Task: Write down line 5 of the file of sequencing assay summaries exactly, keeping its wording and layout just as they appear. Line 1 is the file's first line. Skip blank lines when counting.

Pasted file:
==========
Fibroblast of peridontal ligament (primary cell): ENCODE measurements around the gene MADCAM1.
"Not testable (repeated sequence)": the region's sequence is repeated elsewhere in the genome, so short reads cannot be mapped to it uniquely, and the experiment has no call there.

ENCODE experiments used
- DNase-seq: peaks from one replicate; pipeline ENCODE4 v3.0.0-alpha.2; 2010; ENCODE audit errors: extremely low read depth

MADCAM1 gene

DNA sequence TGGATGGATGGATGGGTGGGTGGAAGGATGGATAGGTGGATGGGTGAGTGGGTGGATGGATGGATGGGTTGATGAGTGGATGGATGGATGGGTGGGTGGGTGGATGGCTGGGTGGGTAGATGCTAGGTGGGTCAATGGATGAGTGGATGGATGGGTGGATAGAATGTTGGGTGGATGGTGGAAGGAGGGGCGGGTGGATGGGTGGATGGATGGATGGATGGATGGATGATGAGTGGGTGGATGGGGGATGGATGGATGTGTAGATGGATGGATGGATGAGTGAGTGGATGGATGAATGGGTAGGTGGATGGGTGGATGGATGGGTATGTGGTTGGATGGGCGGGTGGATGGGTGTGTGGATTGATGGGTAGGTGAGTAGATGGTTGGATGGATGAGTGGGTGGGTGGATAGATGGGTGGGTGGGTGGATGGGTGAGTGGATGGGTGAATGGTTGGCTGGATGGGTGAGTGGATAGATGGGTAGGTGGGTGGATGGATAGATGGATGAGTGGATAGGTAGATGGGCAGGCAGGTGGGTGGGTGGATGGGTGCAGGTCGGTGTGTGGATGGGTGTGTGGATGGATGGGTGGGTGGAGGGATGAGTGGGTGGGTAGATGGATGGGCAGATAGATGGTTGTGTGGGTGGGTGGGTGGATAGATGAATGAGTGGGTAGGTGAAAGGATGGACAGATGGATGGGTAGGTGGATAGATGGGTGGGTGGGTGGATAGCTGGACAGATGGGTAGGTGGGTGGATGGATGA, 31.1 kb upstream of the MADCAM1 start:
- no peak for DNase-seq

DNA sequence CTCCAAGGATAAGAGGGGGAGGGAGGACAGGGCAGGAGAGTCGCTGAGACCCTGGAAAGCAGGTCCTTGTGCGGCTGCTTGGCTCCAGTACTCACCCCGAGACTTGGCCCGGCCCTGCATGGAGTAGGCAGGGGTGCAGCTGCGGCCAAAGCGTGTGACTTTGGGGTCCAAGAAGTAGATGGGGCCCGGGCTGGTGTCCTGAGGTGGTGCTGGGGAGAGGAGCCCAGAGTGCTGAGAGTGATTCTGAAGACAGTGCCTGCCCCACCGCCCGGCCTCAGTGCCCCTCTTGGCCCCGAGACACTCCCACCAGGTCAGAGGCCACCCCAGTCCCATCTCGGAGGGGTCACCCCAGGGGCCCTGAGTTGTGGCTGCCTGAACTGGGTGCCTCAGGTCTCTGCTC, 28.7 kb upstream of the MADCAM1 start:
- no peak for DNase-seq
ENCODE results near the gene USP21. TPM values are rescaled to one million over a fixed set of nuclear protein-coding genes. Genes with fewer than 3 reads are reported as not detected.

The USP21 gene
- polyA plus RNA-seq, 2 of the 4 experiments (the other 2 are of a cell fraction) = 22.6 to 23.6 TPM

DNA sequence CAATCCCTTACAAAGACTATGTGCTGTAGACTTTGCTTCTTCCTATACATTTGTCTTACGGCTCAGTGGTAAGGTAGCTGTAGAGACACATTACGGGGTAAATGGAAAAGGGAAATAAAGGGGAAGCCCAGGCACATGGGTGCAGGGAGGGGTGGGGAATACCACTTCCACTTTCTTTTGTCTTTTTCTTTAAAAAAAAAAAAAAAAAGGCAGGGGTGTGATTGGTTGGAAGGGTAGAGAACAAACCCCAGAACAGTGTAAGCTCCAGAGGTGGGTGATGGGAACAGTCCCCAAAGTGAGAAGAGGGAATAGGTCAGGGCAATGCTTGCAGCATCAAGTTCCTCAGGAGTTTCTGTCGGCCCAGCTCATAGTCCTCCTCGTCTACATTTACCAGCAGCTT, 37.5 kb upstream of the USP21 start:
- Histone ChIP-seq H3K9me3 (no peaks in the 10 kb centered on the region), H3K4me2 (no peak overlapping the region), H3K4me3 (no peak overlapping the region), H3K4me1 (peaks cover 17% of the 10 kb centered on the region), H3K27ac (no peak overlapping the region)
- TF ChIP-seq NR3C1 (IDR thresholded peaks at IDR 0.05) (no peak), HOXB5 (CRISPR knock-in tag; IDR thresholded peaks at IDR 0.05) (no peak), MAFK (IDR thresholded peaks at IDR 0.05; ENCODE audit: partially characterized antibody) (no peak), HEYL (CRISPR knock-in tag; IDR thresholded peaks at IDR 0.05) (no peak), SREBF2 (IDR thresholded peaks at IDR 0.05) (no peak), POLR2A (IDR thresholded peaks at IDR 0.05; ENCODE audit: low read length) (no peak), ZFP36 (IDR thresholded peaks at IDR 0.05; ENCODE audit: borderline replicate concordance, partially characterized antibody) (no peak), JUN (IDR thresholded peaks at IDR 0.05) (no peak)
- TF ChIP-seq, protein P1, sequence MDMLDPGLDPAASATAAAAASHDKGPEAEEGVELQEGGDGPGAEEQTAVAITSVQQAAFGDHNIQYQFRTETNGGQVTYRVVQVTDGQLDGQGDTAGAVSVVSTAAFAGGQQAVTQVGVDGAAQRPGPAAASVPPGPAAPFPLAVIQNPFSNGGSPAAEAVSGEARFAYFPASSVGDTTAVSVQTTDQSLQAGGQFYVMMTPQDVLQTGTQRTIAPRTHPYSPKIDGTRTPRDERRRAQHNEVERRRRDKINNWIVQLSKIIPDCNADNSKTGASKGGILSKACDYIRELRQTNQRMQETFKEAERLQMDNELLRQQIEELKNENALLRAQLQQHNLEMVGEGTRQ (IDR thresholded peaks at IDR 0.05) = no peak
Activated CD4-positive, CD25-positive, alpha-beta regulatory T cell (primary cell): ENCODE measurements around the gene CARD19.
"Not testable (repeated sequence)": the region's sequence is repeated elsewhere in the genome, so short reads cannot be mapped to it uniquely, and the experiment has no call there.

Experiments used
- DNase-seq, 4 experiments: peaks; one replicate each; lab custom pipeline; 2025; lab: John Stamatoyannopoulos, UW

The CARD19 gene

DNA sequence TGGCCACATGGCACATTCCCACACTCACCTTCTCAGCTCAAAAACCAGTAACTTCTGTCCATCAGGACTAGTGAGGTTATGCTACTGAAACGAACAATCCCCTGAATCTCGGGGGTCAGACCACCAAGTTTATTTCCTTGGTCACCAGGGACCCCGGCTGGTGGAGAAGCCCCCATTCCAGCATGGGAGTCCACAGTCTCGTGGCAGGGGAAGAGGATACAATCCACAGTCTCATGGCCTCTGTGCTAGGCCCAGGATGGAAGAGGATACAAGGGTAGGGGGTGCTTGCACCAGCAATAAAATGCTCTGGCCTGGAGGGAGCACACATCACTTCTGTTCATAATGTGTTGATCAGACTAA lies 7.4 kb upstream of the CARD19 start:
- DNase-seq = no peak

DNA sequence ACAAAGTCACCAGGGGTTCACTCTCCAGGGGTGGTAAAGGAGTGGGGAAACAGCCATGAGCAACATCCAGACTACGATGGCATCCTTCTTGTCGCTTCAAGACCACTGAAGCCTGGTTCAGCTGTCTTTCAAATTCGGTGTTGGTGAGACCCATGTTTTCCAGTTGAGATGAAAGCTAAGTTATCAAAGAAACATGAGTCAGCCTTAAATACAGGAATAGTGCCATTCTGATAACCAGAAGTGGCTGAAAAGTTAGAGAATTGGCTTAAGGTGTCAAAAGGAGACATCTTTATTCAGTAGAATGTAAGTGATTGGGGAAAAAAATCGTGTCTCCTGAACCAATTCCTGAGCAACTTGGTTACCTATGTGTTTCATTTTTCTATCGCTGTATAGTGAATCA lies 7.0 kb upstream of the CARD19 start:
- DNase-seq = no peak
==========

MADCAM1 gene